About 200 delegates in the oil palm industry across the continent have convened in Accra for the third Sustainable Palm Oil Conference, hosted by the Roundtable on Sustainable Palm Oil (RSPO) and Proforest, to discuss the urgent need for a long-term sustainable development plan for oil palm production in Africa.
As RSPO’s presence increases with certified members in over 15 countries across Africa, and with stringent new Principles and Criteria in place, the conference provided an ideal platform for a constructive debate around regional vision and renewed commitment from key producing countries.
With high-profile dignitaries, growers, NGOs, financial institutions and consumer goods manufacturers in attendance, it was mutually acknowledged that if African palm oil producing countries achieve their ambition to convert from net importers to net exporters, palm oil production will significantly increase.
Godwin Nogheghase Obaseki, Governor of Edo State, Nigeria, delivered a strong message to delegates and the industry: “If you are not part of the solution, then you are part of the problem. Let me congratulate all of you here today for demonstrating your commitment to a solution…It is in the interests of all of us in Africa to make sustainable palm oil the norm”.
In a region where livelihoods are intricately connected to both the palm oil sector and natural resources, and where oil palm growing areas overlap areas of international conservation importance such as High Forest Cover (HFC) in countries like Gabon, it is vitally important that any development is done sustainably – ensuring a balance between palm oil production and nature conservation.
RSPO’s Assurance Director, Salahudin Yaacob, called for a “long-term sustainable development plan” in the region, stating that: “RSPO can only achieve its vision of transforming markets to make sustainable palm oil the norm through collaboration with all stakeholders; from growers to governments, and financial institutions to NGOs”.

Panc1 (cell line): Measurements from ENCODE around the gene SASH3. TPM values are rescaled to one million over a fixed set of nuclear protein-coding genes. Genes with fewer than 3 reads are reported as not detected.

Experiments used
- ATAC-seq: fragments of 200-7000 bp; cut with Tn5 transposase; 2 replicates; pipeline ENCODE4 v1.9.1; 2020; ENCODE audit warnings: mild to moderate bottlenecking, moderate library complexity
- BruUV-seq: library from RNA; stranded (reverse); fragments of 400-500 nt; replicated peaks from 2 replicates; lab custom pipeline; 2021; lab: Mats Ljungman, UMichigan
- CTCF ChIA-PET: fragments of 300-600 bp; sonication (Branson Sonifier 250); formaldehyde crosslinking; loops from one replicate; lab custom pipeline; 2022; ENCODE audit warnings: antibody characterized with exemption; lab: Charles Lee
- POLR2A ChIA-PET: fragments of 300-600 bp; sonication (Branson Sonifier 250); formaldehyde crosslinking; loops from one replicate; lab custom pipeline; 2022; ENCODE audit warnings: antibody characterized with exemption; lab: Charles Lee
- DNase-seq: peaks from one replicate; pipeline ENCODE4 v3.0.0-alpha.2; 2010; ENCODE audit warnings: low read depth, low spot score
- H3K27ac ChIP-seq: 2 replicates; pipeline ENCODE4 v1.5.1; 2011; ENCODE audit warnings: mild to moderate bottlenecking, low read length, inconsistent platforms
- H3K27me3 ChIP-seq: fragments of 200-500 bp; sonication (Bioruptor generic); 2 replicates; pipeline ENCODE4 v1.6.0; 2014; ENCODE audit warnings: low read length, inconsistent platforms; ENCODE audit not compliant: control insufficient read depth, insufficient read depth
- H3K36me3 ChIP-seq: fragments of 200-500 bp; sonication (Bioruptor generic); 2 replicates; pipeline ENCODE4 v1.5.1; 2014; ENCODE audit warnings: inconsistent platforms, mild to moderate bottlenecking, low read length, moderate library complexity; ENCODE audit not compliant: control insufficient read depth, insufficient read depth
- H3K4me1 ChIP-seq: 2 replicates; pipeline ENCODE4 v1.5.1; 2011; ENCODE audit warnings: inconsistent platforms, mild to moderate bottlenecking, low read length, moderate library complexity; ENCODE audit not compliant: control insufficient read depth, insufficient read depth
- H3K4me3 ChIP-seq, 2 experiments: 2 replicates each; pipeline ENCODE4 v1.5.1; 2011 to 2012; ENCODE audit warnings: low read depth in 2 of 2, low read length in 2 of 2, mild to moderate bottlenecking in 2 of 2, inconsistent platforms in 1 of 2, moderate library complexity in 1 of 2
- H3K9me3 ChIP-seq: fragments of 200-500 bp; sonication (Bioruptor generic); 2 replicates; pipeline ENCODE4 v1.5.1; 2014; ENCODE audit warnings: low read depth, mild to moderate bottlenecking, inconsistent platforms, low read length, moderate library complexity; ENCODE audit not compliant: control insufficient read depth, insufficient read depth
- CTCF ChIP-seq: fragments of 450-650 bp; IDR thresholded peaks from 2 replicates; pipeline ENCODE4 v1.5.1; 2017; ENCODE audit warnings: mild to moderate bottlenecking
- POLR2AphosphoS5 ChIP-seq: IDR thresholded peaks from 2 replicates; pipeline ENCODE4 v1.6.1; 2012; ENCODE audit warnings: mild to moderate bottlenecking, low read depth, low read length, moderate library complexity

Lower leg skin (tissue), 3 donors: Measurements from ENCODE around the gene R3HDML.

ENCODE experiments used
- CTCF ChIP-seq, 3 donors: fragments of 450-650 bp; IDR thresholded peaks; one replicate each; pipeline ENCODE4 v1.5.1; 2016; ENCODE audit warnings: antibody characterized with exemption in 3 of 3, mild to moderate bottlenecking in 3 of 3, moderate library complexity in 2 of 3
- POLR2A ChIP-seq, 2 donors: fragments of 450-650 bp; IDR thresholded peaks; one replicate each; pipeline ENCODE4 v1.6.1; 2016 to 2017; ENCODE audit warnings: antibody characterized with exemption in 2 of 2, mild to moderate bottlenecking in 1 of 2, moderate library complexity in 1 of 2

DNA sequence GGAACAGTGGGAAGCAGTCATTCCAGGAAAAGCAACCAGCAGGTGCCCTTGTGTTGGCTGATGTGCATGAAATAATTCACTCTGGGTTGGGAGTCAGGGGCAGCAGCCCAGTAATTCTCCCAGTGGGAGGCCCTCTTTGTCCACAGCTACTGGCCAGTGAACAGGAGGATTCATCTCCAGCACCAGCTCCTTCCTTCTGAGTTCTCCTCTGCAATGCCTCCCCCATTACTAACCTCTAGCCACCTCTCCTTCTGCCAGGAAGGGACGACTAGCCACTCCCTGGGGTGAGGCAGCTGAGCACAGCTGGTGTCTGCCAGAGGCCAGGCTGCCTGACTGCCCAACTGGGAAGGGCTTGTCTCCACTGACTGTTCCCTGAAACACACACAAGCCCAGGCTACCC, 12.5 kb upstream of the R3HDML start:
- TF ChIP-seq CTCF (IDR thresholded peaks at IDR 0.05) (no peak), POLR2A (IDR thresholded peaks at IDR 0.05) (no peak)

Abraham Baffoe, Africa Regional Director for Proforest said: “A sustainable oil palm industry in Africa is something we are deeply committed to – and it is wonderful to have so much interest from companies and other stakeholders. We look forward to seeing these connections deepen as a result of this conference, as we all work together toward an industry that contributes to the economic development of African countries, while preserving the crucially important biodiversity of the region”.
With smallholders estimated to account for approximately 70% of the palm oil production area in Africa, yet roughly only 30% of output, supporting smallholders to improve their yields was another keen area of focus for delegates.
Robert Fagans, Deputy Minister for Agriculture, Liberia, stated that: “Working with smallholders to improve their yields through sustainable farming methods is critical for palm oil growth in Liberia”.
In the last year RSPO has been developing a new, separate standard to simplify the entry process into the certification system.
RSPO members will expectedly vote to adopt the proposed RSPO Independent Smallholder Standard during the RSPO General Assembly in November 2019. The RSPO will continue working with local partners on the ground to ensure that sustainable palm oil production in Africa benefits both people and planet.
The conference covered tregional implementation of the 2018 RSPO Principles and Criteria; the role of financial institutions in promoting sustainable agriculture; how governments can mainstream sustainability; and opportunities to change the deforestation narrative in African palm oil producing countries.